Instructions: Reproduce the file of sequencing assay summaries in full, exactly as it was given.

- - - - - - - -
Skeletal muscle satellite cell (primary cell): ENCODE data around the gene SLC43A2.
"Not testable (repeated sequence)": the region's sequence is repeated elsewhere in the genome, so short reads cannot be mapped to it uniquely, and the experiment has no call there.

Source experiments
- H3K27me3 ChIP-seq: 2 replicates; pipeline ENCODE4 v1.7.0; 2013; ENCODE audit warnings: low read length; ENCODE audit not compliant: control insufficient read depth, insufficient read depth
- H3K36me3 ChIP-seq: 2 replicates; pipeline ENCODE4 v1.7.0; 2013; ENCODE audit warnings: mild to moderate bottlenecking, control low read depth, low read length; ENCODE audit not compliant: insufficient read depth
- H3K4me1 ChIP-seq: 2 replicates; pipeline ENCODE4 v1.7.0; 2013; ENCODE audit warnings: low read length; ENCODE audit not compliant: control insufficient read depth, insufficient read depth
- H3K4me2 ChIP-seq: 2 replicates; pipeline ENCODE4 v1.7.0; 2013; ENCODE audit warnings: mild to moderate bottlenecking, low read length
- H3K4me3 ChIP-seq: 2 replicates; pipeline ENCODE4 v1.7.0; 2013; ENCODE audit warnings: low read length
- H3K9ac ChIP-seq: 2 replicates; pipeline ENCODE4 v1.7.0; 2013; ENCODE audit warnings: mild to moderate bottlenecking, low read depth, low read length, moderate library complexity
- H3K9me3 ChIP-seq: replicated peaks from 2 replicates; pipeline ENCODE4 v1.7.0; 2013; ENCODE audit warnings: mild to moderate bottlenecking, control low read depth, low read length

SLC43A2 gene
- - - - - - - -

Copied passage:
Skeletal muscle satellite cell (primary cell): ENCODE data around the gene SLC43A2.
"Not testable (repeated sequence)": the region's sequence is repeated elsewhere in the genome, so short reads cannot be mapped to it uniquely, and the experiment has no call there.

Source experiments
- H3K27me3 ChIP-seq: 2 replicates; pipeline ENCODE4 v1.7.0; 2013; ENCODE audit warnings: low read length; ENCODE audit not compliant: control insufficient read depth, insufficient read depth
- H3K36me3 ChIP-seq: 2 replicates; pipeline ENCODE4 v1.7.0; 2013; ENCODE audit warnings: mild to moderate bottlenecking, control low read depth, low read length; ENCODE audit not compliant: insufficient read depth
- H3K4me1 ChIP-seq: 2 replicates; pipeline ENCODE4 v1.7.0; 2013; ENCODE audit warnings: low read length; ENCODE audit not compliant: control insufficient read depth, insufficient read depth
- H3K4me2 ChIP-seq: 2 replicates; pipeline ENCODE4 v1.7.0; 2013; ENCODE audit warnings: mild to moderate bottlenecking, low read length
- H3K4me3 ChIP-seq: 2 replicates; pipeline ENCODE4 v1.7.0; 2013; ENCODE audit warnings: low read length
- H3K9ac ChIP-seq: 2 replicates; pipeline ENCODE4 v1.7.0; 2013; ENCODE audit warnings: mild to moderate bottlenecking, low read depth, low read length, moderate library complexity
- H3K9me3 ChIP-seq: replicated peaks from 2 replicates; pipeline ENCODE4 v1.7.0; 2013; ENCODE audit warnings: mild to moderate bottlenecking, control low read depth, low read length

SLC43A2 gene